Right, there’s no putting it off any longer. Time to tackle those stairs.

I huff and puff my way up the stairs, and let myself be suffused by the smug feeling of satisfaction as I see the sign for level five looming.

“Where are you sitting?”

“Oh, umm. Door D?” I say, showing her my ticket.

“Just up those stairs there and on the left,” she says.

“Stairs?” I manage.

“Just the little ones over there.”

I look over. There’s only four or five of them. I can do this. It’s fine.

There’s a bar up here. I stagger the full length, my knees protesting with every step, until I reach the water jugs at the end. They are frosted with condensation. The water inside blissfully cold. I pour a cup and chug it down in one. Then pour myself another.

Oof. I feel better now.

I can actually look around and see where I am.

There are a few table and chairs dotted around, but the real action seems to be going on outside. On the terrace. I fucking love a terrace.

I go out, and allow the fifth-floor breeze to buffet me.

It's pretty nice out here. You can see Big Ben, resplendent in all its cladding. And... what's that? Written on the side of the bridge?

"DON'T VOTE TORY EVER."

Huh. Good advice, bridge. Well done.

Now that's sorted, I better go back inside.

I find door D, and show my ticket to one of the ticket checks on the door.

"Just on the left there," she says.

I head off to the left.

"Hi! Hello!"

I turn around. It's the other ticket checker. She's chased after me. My hand reflectively lowers to my bag. I really hope she doesn't tell me to take it to the cloakroom. Usually, if I wear my rucksack on my shoulder, it hands low enough to evade the ticket checkers and their whiling ways, but it looks like today I'm not so lucky.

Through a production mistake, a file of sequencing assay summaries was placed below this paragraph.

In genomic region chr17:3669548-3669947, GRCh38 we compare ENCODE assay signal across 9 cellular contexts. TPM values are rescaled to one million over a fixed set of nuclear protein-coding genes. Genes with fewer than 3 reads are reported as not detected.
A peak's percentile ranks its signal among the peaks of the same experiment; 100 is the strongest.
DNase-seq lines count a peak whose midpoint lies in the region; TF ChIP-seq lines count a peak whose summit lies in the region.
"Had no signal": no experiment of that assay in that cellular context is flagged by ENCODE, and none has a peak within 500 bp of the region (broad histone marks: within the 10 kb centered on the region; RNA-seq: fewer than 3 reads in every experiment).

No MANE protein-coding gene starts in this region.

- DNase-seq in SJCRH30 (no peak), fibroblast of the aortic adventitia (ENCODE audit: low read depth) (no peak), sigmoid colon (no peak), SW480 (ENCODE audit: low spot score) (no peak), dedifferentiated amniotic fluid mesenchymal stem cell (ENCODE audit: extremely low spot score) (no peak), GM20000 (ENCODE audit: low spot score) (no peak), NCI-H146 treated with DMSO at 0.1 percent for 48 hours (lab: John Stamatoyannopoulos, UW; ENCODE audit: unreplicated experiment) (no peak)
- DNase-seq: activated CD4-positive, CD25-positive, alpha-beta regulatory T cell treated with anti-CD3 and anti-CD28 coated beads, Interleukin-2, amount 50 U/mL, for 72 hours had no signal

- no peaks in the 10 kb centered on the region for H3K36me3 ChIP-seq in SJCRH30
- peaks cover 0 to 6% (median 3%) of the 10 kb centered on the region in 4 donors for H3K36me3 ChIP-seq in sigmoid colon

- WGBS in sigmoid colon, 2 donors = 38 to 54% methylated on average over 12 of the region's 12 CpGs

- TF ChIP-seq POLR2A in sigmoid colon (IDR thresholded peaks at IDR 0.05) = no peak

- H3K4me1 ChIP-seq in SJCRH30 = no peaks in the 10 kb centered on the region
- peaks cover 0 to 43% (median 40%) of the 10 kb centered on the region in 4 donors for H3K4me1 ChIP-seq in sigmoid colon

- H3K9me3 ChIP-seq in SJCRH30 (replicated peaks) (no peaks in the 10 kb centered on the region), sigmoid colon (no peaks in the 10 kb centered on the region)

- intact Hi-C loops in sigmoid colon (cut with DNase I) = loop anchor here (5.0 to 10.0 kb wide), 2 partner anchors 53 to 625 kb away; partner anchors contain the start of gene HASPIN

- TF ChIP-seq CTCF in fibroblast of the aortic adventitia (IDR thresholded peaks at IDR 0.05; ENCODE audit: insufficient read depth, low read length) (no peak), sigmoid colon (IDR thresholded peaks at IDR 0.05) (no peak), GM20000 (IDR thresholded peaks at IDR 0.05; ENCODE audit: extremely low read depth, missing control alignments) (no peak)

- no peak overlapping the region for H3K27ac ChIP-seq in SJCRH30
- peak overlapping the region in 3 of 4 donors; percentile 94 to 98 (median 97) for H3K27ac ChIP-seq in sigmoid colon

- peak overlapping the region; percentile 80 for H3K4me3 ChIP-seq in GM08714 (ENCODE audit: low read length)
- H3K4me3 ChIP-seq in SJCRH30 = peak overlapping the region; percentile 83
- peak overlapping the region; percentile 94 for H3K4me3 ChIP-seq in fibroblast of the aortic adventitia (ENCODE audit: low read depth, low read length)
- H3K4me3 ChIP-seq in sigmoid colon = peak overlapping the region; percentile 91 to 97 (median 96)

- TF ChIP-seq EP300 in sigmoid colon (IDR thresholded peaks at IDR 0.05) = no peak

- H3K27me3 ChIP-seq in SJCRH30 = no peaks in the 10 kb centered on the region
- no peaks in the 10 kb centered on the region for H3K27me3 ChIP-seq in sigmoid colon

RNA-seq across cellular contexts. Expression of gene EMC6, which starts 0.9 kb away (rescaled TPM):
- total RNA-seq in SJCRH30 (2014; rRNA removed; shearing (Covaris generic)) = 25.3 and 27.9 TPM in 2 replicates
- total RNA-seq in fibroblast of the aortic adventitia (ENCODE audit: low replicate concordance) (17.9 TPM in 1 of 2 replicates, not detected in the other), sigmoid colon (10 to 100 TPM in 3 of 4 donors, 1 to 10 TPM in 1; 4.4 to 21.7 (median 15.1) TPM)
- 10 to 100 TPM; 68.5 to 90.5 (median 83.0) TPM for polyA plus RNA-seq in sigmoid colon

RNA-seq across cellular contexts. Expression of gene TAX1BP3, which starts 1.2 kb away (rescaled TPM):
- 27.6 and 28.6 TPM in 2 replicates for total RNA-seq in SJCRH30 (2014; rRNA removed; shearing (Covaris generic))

"I love your t-shirt!" she says. "Where's it from?"

Well now! Third compliment. There we go. Yeah, it came a little late. I'm not technically outside anymore. But we are definitely counting this.

I thank her, and tell her where I got it. "Bristol Street Wear? It's this guy who mixes up logos with stuff. Like, he has one which is the Aldi logo, but underneath it says Acid."

"Where's it from again?"

"Bristol Street Wear?" She frowns. "Shall I write it down?"

"Yes please!"

I reach for my bag again. I know there's a pen in there somewhere. The problem will be finding it without lobbing my debit cards all over the place. "Do you have a pen?"

She reaches into a pocket and pulls out a pen. "I have a pen!"

"And paper?"

She pats her pockets. No paper. "Hang on," she says, disappearing back into the bar. A second later, she's back, holding a book. Inside there's a folded piece of paper that looks like it's probably important.

"Shall I write on this?" I ask, doubtfully.

"Yeah, yeah."

I scrawl BRISTOL STREET WEAR across the top in my best capital letters.

"Yeah, he's quite pissy about some of the designers. Doesn't want you to buy them if you live in London. He doesn't want to see hipsters wearing them."

She pulls a face, but gratefully takes the book and paperback and thanks me again.

That done, I skip off to find my seat.

You might have guessed by now, what with the level five action, I'm in the cheap seats tonight. Right at the back. Definitely in a different post code to the stage.